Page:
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Yucatan judge suspends unloading of stone at Puerto Morelos

Puerto Morelos, Q.R. — The first district court in Yucatan granted a provisional suspension against the activities of transporting porphyrite rock for the Maya Train. The judge has prohibited the transporting of the Cuban rock material over protected natural areas.

The suspension was granted as a result of the denunciation of various environmental groups for the damage caused to the reefs of the Mexican Caribbean biosphere reserve by vessel Melody.

Melody arrived in early March from Cuba with a 20,000 ton load of stone that requires unloading at sea for land transportation through Puerto Morelos.

The opposing groups also filed an Amparo lawsuit against the construction of a road, which they accuse, would have been built over mangrove. The alternative road was set for construction next to Avenida José María Morelos and was to be used to transport the other arriving vessels from Cuba, which is to last into December.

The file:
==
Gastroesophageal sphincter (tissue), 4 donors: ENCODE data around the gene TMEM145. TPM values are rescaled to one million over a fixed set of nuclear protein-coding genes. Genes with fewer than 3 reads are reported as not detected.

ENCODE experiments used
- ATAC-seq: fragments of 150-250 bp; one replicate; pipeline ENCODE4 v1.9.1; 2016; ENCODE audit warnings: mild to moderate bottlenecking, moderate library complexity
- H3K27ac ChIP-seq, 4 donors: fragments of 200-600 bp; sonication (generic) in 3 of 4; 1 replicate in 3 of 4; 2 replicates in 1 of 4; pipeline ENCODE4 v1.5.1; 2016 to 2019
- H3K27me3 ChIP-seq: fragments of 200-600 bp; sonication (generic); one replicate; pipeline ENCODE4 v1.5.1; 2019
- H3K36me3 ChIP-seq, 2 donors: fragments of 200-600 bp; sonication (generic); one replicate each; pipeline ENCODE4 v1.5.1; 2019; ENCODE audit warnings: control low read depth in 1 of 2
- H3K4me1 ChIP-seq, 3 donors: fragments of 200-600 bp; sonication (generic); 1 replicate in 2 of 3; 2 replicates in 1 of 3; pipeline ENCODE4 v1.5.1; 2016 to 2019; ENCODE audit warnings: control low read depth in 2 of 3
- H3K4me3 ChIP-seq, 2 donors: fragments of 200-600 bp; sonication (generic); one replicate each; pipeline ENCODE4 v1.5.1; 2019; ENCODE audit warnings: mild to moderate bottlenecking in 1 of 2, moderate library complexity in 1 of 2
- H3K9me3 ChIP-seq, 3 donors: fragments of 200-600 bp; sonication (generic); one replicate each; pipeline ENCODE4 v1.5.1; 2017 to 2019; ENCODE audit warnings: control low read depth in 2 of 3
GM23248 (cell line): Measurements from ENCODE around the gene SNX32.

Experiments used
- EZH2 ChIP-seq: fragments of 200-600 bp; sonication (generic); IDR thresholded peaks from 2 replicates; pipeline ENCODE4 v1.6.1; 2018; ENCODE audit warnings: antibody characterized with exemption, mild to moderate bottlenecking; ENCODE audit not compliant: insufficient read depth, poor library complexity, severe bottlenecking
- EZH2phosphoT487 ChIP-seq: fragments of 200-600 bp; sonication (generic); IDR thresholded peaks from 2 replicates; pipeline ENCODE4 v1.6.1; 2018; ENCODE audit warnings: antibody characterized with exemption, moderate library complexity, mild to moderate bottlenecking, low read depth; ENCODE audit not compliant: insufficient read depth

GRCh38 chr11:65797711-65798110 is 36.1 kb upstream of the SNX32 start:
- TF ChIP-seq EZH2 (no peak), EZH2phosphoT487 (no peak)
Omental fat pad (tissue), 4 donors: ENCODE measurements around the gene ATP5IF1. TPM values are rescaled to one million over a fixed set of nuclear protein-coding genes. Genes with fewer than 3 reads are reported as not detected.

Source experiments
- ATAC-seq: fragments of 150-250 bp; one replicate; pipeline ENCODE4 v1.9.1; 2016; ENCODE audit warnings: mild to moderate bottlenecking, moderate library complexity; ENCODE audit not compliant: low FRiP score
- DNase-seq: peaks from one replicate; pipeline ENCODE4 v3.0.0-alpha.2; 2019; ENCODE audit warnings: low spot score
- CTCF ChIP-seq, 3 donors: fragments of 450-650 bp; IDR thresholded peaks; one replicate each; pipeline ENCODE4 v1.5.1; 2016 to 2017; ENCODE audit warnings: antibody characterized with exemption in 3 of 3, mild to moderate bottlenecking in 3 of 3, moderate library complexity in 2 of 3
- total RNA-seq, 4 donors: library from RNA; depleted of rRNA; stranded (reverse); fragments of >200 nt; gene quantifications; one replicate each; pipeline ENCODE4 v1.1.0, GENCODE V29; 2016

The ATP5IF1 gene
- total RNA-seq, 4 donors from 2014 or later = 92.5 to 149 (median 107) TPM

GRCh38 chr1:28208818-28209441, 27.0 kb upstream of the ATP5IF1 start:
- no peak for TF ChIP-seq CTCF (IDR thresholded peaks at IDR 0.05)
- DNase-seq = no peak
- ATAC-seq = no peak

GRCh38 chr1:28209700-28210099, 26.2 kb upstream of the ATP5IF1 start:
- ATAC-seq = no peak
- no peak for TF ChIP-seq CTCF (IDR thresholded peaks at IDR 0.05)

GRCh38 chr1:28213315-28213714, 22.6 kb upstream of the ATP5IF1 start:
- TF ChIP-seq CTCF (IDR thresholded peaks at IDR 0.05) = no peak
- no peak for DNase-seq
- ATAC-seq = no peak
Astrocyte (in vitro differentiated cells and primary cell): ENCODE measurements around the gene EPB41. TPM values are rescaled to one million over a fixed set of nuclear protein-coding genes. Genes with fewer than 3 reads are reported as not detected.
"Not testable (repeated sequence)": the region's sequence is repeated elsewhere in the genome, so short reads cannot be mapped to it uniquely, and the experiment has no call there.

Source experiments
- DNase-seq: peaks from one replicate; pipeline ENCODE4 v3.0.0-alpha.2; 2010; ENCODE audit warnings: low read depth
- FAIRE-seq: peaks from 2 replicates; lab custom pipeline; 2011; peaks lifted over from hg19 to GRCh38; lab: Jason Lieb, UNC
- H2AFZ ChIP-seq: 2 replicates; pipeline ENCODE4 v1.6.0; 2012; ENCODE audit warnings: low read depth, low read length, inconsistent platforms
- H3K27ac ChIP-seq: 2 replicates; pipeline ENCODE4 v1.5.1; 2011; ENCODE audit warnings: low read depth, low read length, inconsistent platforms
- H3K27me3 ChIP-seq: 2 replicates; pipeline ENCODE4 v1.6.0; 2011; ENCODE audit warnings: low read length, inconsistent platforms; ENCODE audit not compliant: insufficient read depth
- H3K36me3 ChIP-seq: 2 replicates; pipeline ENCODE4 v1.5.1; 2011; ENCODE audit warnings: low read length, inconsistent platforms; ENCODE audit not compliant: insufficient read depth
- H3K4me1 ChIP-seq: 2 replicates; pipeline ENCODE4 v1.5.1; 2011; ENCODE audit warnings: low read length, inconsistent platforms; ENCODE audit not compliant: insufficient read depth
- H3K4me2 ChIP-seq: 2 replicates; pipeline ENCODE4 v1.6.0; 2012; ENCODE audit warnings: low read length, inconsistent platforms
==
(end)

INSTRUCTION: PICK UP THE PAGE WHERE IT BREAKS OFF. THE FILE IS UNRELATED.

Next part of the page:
According to the group who filed the complaint, they were unaware of the existence of any environmental impact authorization for these activities on protected natural areas and in the Puerto Morelos National Reef Park.

They also said that there is no authorized change of land use for the construction of any alternative road over the mangrove, adding that the mangrove is protected by the General Law of Wildlife.

Armando Lara De Nigris, the Secretariat for Sustainable Urban Territorial Development (Sedetus), says they have not been notified of any suspensions regarding the unloading of the ship, therefore, it will continue.

On Wednesday afternoon, Governor Mara Lezama said that for the time being, the unloading of the stone material will likely continue at least until Friday. By then, she said the government will have the details regarding the Amparos.

According to Lara De Nigris, approximately half of the 20,000 ton load of vessel Melody has been unloaded.